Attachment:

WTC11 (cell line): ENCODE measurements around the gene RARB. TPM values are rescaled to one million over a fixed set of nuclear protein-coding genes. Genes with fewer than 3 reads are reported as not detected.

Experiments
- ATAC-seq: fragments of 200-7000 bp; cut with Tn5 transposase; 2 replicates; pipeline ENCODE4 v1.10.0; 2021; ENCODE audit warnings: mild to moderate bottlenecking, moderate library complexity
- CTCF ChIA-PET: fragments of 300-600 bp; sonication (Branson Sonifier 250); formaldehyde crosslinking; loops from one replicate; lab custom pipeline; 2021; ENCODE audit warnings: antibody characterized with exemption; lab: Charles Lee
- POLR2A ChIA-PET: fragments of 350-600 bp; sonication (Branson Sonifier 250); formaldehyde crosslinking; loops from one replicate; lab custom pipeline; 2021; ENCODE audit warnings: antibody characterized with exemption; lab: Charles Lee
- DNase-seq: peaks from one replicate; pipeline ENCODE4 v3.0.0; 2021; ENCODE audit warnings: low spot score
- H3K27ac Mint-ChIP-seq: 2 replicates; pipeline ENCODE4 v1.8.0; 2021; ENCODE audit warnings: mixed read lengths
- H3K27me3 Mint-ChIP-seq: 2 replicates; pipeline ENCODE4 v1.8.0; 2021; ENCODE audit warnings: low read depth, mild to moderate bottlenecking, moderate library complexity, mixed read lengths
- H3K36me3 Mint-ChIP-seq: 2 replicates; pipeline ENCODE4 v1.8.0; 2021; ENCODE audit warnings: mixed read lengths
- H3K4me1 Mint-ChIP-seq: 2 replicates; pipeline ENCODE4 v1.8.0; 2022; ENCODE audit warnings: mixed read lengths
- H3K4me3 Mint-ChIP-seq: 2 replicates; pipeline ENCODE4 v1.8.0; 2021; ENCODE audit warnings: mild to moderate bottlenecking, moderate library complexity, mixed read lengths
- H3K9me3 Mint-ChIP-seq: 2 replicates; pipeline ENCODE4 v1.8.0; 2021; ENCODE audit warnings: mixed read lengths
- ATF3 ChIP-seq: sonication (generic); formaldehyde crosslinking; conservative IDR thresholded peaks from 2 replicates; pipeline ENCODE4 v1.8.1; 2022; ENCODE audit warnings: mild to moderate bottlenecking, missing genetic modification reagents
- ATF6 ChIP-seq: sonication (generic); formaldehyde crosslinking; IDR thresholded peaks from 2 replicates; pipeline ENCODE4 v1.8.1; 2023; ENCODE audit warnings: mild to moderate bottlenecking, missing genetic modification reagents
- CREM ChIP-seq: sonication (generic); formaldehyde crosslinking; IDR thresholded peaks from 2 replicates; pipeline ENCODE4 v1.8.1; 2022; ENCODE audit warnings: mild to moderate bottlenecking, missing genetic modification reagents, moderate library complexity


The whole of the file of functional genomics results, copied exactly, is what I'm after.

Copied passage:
WTC11 (cell line): ENCODE measurements around the gene RARB. TPM values are rescaled to one million over a fixed set of nuclear protein-coding genes. Genes with fewer than 3 reads are reported as not detected.

Experiments
- ATAC-seq: fragments of 200-7000 bp; cut with Tn5 transposase; 2 replicates; pipeline ENCODE4 v1.10.0; 2021; ENCODE audit warnings: mild to moderate bottlenecking, moderate library complexity
- CTCF ChIA-PET: fragments of 300-600 bp; sonication (Branson Sonifier 250); formaldehyde crosslinking; loops from one replicate; lab custom pipeline; 2021; ENCODE audit warnings: antibody characterized with exemption; lab: Charles Lee
- POLR2A ChIA-PET: fragments of 350-600 bp; sonication (Branson Sonifier 250); formaldehyde crosslinking; loops from one replicate; lab custom pipeline; 2021; ENCODE audit warnings: antibody characterized with exemption; lab: Charles Lee
- DNase-seq: peaks from one replicate; pipeline ENCODE4 v3.0.0; 2021; ENCODE audit warnings: low spot score
- H3K27ac Mint-ChIP-seq: 2 replicates; pipeline ENCODE4 v1.8.0; 2021; ENCODE audit warnings: mixed read lengths
- H3K27me3 Mint-ChIP-seq: 2 replicates; pipeline ENCODE4 v1.8.0; 2021; ENCODE audit warnings: low read depth, mild to moderate bottlenecking, moderate library complexity, mixed read lengths
- H3K36me3 Mint-ChIP-seq: 2 replicates; pipeline ENCODE4 v1.8.0; 2021; ENCODE audit warnings: mixed read lengths
- H3K4me1 Mint-ChIP-seq: 2 replicates; pipeline ENCODE4 v1.8.0; 2022; ENCODE audit warnings: mixed read lengths
- H3K4me3 Mint-ChIP-seq: 2 replicates; pipeline ENCODE4 v1.8.0; 2021; ENCODE audit warnings: mild to moderate bottlenecking, moderate library complexity, mixed read lengths
- H3K9me3 Mint-ChIP-seq: 2 replicates; pipeline ENCODE4 v1.8.0; 2021; ENCODE audit warnings: mixed read lengths
- ATF3 ChIP-seq: sonication (generic); formaldehyde crosslinking; conservative IDR thresholded peaks from 2 replicates; pipeline ENCODE4 v1.8.1; 2022; ENCODE audit warnings: mild to moderate bottlenecking, missing genetic modification reagents
- ATF6 ChIP-seq: sonication (generic); formaldehyde crosslinking; IDR thresholded peaks from 2 replicates; pipeline ENCODE4 v1.8.1; 2023; ENCODE audit warnings: mild to moderate bottlenecking, missing genetic modification reagents
- CREM ChIP-seq: sonication (generic); formaldehyde crosslinking; IDR thresholded peaks from 2 replicates; pipeline ENCODE4 v1.8.1; 2022; ENCODE audit warnings: mild to moderate bottlenecking, missing genetic modification reagents, moderate library complexity